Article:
Putting a Face (and a Border) on Illegal Immigration

The problem with illegal immigration is not the immigrants. The problem is with their governments, for the most part, and with the United States government to some extent as well. Sending Immigrations and Customs Enforcement officials on SWAT-style raids, as happened yesterday in Utah, is obviously not the answer. Favoring strong families, however, is.

You'd think the illegal immigration problem would have been solved by now. And then you realize just how complex it is. It can be solved, but not as easy as we might think. Nonetheless, we need to get off of high-center solve what is becoming a crisis. It's easy to become frustrated the longer the problem remains unsolved, but throwing around overweening legal prescriptions like a frustrated parent spits out epithets at unruly children is an immature way to handle the situation.

"Raid" is the correct word for what happened at Universal Industrial Sales Inc. in Lindon yesterday. Those arrested were fearful for their families. Some were in tears. Family members, congregated later that day in a local church, were very worried about what comes next.
"They (ICE officials) entered running. We thought there was a fire or something."
ICE must train its employees using CSI re-runs or something. It doesn't need to be that way. The illegal immigration problem can be solved without tearing families apart, and especially without taking primary breadwinners away from the children they shelter and support.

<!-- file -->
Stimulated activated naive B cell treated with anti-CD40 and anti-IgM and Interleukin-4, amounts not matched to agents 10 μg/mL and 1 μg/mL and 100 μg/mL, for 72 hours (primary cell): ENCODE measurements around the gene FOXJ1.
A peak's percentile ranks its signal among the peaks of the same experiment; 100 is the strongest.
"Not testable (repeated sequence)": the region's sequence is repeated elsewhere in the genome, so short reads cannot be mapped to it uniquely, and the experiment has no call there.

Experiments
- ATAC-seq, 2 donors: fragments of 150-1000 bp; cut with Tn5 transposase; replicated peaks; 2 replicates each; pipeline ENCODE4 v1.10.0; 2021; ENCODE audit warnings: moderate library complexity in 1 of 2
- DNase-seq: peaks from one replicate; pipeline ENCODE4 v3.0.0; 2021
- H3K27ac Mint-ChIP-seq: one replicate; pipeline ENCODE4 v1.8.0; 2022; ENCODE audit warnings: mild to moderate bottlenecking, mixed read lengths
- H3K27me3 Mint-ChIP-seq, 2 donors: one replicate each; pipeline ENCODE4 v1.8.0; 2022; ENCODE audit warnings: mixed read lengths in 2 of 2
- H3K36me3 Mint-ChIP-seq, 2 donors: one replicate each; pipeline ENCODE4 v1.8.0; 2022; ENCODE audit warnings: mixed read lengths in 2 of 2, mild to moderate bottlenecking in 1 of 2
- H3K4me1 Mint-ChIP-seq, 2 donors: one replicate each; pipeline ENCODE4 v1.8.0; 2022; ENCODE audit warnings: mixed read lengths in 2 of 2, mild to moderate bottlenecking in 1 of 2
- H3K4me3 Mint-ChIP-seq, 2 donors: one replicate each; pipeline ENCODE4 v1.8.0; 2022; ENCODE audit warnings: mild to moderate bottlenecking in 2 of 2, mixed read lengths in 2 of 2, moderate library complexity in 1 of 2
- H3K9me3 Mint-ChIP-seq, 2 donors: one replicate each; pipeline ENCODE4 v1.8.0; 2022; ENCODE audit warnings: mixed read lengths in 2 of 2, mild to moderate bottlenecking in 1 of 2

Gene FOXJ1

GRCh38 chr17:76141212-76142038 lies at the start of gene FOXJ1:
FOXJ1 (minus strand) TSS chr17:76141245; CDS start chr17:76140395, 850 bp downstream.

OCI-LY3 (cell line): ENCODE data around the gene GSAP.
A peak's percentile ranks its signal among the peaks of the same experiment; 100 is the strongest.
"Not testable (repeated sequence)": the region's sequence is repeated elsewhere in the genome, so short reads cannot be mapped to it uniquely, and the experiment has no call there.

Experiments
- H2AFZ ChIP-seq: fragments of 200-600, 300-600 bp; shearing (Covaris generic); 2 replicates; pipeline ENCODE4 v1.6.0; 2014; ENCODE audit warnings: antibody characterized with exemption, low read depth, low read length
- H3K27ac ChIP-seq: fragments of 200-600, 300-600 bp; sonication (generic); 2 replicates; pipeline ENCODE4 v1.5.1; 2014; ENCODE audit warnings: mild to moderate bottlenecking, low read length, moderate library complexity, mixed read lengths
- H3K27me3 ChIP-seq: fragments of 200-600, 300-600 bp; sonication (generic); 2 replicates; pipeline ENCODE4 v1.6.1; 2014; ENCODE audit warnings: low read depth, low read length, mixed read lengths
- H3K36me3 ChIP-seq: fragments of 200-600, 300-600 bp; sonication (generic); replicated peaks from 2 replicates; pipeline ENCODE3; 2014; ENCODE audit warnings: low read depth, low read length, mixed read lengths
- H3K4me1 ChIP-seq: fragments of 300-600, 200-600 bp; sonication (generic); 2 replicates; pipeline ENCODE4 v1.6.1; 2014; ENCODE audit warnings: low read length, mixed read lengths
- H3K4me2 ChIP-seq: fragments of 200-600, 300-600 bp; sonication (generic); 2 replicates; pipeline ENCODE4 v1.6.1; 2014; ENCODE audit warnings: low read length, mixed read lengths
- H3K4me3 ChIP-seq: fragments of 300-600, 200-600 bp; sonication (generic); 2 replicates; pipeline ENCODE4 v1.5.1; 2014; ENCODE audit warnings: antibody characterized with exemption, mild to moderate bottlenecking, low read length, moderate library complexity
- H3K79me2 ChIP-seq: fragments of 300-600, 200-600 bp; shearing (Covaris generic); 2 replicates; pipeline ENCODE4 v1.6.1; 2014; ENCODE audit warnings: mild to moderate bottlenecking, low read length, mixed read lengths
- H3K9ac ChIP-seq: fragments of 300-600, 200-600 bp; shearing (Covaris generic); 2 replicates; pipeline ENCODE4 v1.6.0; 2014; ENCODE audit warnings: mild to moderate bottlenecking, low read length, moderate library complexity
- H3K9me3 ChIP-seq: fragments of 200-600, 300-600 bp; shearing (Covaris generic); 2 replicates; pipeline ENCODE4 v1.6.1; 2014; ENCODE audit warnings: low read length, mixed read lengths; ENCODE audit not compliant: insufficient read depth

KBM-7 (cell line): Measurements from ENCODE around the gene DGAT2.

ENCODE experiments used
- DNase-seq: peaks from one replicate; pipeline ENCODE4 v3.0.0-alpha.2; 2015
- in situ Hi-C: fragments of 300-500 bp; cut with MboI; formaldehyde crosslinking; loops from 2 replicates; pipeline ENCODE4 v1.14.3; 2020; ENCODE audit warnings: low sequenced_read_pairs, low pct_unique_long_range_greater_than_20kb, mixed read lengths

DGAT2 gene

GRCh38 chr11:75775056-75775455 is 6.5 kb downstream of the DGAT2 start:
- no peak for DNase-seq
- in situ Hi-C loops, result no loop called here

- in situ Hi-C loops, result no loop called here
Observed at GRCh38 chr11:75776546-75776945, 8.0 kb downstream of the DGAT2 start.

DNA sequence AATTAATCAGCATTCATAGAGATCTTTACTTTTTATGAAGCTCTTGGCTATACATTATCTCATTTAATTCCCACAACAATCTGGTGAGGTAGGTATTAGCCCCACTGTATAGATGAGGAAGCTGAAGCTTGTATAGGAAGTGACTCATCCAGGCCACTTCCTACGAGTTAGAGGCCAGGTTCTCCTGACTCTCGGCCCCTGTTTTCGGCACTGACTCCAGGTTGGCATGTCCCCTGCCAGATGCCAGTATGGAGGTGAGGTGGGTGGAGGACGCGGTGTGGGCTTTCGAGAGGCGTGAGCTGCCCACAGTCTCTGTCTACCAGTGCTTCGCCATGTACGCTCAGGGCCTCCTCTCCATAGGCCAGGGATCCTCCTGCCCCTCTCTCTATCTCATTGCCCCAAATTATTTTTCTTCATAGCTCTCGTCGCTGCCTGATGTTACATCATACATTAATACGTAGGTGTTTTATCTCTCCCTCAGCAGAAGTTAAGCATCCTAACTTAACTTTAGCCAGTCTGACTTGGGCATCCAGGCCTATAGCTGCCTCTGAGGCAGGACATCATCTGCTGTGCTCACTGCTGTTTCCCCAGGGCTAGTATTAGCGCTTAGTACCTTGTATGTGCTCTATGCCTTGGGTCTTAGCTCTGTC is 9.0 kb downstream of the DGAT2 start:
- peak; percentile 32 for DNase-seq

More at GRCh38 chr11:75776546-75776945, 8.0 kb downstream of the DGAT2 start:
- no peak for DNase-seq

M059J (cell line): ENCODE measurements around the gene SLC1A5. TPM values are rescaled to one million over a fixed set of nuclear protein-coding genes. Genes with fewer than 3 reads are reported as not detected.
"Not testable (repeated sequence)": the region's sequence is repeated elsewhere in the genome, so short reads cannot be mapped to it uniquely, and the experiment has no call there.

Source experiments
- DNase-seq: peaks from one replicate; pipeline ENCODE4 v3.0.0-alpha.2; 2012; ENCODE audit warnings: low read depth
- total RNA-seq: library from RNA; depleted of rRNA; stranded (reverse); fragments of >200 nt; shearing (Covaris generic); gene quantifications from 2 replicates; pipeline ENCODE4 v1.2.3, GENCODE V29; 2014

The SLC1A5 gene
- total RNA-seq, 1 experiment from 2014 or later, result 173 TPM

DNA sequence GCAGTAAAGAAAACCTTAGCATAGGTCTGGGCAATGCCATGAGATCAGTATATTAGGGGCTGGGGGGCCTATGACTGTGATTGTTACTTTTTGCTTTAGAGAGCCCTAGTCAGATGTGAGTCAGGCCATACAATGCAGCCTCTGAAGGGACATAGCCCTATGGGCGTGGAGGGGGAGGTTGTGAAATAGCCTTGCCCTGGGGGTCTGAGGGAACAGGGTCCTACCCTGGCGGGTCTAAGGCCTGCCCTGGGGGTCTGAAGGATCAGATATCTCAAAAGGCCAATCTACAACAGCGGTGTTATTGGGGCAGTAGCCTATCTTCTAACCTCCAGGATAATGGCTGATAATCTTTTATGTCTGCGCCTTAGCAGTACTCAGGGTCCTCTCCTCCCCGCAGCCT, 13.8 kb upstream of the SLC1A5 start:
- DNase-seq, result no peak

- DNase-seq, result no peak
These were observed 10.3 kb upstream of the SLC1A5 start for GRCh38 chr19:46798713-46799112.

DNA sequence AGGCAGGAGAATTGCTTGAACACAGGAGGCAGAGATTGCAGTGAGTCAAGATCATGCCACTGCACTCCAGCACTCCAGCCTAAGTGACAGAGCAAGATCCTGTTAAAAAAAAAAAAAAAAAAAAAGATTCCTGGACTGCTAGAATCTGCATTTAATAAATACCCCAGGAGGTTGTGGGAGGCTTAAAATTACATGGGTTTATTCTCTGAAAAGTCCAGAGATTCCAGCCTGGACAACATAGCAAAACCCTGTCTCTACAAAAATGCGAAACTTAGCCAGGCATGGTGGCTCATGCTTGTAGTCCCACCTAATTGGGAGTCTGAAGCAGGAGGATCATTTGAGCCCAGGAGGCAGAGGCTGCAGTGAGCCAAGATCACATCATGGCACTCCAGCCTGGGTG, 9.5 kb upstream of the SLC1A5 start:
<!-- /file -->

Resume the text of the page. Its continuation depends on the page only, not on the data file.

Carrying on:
What is the number one problem specific to Utah with regard to illegal immigration? That no one really knows what the law is.
The reason for the trepidation [following the Lindon raid] is there is no system in place that farmers and other business owners can really rely upon to catch job applicants who may be using false papers or are in the country illegally.

"A business owner is only allowed to delve into a person's background so far. If they delve beyond that, then they could get in trouble for going too far," [Utah Farm Bureau President Leland] Hogan said. "We're dealing with a horrible system that needs to be fixed..."
Admittedly, there are portions of his bill (Senate Bill 81) that I like, but Senator Bill Hickman's current legislation in the Utah Legislature has far more problems than it has solutions. It is largely putting the cart before the horse. It has such draconian measures as
  • Withholding income tax at the highest rate possible for independent contractors who fail to provide documentation of legal status of employees
  • Severely limiting those who can qualify for in-state tuition
  • Creating an entirely new set of documentation that can only be issued to US citizens
  • Penalizing those who provide assistance to someone with "knowing or reckless disregard" for the fact that the person is an illegal alien